Teaching the Novel across the Curriculum
A Handbook for Educators
Helps educators incorporate novels in a range of courses in English, the humanities, social and behavioral sciences, and professional studies.
Instructors at all levels are being encouraged to teach writing in their courses, even in subjects other than English. Because the novel reflects a broad set of human experiences and history, it is the ideal vehicle for learning about a wide range of issues. This book helps educators learn how to incorporate novels in courses in English, the humanities, social and behavioral sciences, and professional studies. The chapters focus on using the novel to explore ethical concerns, multiculturalism, history, social theory, psychology, social work, and education. The book looks at major canonical works as well as graphic novels and popular literature.
Language arts are at the forefront of education these days. Instructors at all levels are being encouraged to teach writing in their courses, even if those courses cover subjects other than English. Literature instructors have long used fiction to teach composition. But because the novel reflects a broad range of human experiences and historical events, it is the ideal medium for learning about contemporary social issues. This book helps educators learn how to use the novel in courses in English, the humanities, social and behavioral sciences, and professional studies.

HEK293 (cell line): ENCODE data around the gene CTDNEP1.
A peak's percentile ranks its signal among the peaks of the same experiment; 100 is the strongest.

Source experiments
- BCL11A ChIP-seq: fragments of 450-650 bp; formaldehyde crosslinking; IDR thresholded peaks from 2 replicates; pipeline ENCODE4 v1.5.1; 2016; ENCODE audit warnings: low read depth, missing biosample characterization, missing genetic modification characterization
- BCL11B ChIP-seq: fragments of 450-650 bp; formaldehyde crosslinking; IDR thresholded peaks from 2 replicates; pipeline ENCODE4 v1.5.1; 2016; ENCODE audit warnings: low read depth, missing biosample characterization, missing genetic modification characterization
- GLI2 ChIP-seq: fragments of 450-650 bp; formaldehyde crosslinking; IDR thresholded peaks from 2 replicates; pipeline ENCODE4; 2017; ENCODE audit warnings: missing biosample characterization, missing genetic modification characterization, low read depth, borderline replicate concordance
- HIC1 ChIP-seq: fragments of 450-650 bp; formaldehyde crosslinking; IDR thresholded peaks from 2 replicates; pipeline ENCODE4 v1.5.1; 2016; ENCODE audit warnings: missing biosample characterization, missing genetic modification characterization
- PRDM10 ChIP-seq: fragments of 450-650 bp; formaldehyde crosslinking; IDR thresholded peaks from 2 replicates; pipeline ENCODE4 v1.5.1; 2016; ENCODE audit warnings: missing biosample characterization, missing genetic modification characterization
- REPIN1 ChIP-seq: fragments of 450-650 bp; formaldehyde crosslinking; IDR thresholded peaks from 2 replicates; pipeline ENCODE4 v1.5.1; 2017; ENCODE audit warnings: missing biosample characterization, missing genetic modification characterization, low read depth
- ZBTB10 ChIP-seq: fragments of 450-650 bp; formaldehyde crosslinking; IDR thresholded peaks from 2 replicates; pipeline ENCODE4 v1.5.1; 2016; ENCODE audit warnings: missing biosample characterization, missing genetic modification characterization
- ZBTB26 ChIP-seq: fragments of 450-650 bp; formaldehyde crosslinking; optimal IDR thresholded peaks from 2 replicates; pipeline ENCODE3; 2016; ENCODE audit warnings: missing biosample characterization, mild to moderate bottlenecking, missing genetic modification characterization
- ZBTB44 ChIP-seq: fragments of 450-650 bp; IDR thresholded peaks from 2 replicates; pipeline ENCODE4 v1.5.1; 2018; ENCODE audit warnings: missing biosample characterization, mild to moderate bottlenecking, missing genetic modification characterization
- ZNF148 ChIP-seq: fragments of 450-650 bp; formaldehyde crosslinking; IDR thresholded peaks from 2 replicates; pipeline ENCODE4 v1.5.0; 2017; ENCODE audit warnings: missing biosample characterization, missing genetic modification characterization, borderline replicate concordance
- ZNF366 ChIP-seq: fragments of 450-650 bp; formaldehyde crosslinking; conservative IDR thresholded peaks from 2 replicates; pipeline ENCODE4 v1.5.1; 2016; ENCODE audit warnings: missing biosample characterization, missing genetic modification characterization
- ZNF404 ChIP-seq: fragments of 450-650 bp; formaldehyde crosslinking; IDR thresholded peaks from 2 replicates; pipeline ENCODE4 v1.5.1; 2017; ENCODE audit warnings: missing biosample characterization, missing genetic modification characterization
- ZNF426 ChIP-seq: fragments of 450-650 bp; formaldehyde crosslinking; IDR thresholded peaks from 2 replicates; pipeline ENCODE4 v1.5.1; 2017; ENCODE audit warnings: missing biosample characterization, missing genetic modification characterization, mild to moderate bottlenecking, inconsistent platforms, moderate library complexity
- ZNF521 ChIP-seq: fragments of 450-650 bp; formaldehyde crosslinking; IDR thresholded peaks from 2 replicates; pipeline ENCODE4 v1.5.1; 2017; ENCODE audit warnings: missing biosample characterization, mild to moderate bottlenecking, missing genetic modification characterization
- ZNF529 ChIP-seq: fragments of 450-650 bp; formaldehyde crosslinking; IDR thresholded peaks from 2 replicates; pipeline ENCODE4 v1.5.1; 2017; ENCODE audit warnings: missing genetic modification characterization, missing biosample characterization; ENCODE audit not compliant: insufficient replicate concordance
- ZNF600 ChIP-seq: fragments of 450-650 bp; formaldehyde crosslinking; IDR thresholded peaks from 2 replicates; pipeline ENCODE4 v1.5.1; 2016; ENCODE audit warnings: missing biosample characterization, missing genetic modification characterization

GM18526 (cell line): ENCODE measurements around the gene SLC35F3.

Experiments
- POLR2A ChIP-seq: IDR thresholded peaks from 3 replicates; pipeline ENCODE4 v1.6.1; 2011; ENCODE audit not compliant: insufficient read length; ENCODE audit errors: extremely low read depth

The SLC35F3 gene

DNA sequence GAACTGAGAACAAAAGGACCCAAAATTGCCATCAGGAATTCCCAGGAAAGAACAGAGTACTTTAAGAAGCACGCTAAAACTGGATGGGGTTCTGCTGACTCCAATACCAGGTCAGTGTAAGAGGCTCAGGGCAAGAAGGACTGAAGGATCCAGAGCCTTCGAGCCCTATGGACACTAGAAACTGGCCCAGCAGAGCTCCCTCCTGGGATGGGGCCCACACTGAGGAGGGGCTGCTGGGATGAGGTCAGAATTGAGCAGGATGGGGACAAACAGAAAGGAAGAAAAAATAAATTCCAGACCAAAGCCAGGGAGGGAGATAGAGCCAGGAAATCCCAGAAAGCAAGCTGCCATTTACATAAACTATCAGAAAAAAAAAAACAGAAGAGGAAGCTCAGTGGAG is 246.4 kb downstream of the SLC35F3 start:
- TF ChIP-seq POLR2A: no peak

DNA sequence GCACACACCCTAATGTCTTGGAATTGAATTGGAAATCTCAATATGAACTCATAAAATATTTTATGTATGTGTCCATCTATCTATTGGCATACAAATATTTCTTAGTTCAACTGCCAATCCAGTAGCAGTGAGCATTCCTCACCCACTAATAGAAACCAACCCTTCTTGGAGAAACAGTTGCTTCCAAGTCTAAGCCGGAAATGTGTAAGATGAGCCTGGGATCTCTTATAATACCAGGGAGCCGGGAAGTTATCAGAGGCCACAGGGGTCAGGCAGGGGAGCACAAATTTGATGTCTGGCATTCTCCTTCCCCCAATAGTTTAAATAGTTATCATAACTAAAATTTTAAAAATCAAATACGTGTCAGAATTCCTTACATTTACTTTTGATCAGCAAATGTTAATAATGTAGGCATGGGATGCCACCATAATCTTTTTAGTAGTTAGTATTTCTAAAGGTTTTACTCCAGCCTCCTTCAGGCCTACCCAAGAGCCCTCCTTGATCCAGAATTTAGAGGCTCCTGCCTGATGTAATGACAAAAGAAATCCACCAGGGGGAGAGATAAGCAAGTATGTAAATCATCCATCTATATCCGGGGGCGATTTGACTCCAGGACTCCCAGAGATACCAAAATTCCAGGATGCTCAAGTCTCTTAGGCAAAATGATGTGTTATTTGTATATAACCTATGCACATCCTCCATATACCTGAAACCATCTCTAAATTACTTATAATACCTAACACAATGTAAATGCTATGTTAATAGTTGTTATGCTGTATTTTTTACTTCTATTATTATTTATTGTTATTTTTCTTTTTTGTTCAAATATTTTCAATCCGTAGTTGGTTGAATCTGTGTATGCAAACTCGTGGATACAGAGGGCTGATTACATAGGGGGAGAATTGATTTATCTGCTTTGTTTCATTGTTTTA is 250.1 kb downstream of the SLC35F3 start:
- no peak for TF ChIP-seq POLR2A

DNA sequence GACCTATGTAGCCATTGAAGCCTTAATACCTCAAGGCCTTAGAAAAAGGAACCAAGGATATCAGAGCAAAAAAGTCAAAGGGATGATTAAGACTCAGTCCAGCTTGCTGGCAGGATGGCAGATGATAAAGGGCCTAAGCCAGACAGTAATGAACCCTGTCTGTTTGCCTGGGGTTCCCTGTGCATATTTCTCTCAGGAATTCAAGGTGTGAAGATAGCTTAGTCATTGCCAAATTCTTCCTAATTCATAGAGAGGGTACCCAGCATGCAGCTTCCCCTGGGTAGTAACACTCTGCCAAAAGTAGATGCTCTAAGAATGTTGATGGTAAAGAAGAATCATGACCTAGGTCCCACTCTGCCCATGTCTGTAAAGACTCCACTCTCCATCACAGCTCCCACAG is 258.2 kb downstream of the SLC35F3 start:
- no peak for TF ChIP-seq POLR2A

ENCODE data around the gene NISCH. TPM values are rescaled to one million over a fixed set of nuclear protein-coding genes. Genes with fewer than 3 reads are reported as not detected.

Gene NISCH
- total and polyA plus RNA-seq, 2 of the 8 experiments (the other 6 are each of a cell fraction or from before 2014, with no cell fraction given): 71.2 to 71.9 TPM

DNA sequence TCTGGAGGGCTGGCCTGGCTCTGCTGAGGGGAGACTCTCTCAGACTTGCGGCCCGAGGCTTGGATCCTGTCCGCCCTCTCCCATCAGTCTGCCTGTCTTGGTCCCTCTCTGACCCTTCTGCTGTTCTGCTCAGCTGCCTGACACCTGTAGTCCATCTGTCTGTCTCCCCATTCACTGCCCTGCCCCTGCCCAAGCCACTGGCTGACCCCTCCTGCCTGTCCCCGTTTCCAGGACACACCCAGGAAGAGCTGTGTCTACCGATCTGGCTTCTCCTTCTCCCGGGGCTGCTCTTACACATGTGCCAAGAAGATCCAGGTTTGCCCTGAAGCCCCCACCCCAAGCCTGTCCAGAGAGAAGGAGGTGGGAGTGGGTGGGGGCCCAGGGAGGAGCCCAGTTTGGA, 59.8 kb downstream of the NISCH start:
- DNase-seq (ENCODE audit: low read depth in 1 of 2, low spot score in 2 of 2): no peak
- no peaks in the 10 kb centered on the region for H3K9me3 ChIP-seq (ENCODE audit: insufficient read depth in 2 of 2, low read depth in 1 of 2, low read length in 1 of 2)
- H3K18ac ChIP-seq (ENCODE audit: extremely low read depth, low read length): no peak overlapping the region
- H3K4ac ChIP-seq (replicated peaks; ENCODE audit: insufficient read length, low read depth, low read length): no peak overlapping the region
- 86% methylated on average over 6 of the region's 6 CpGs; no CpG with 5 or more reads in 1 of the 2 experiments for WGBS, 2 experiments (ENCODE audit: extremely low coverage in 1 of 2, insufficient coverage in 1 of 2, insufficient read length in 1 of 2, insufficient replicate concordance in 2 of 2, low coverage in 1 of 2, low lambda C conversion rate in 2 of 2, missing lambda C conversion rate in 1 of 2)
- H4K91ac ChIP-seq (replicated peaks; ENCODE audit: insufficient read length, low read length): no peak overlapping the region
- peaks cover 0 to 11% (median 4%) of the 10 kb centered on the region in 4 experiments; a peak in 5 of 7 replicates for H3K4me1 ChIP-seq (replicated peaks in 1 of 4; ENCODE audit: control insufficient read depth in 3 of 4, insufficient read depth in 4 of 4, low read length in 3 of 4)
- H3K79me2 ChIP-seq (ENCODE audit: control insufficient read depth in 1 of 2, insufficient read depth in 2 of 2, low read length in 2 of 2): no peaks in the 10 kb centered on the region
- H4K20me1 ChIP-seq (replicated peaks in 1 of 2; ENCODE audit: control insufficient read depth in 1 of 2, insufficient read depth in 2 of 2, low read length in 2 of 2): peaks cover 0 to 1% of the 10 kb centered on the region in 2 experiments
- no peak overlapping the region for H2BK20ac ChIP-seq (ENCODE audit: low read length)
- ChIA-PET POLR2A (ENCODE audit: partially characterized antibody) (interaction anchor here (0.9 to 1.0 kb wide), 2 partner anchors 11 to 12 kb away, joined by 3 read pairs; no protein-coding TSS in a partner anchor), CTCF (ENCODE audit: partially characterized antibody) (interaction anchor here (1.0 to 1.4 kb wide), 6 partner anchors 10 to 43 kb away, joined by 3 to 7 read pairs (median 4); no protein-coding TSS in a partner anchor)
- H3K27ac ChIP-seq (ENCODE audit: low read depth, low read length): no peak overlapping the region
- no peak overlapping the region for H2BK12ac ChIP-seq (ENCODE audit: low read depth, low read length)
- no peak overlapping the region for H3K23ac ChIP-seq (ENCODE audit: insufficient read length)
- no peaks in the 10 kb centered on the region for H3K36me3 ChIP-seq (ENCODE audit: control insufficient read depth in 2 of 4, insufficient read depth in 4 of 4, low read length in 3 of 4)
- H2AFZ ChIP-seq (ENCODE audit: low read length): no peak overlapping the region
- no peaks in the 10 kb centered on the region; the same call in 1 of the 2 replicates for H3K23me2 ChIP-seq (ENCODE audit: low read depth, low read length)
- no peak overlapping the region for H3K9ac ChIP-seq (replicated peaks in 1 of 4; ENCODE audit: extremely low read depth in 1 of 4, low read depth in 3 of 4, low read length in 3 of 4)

The book is divided into broad sections on general education classes; multiculturalism; literature classes; humanities courses; classes in social, behavioral, and political sciences; and professional studies, such as social work and teacher training. Each section includes chapters written by gifted teachers and provides a wealth of theoretical and practical information. While the book examines major canonical works such as Hard Times, Billy Budd, and Invisible Man, it also looks at graphic novels, science fiction, and popular contemporary works such as Finishing School and Jarhead. Chapters reflect the personal successes of their authors and cite works for further reading.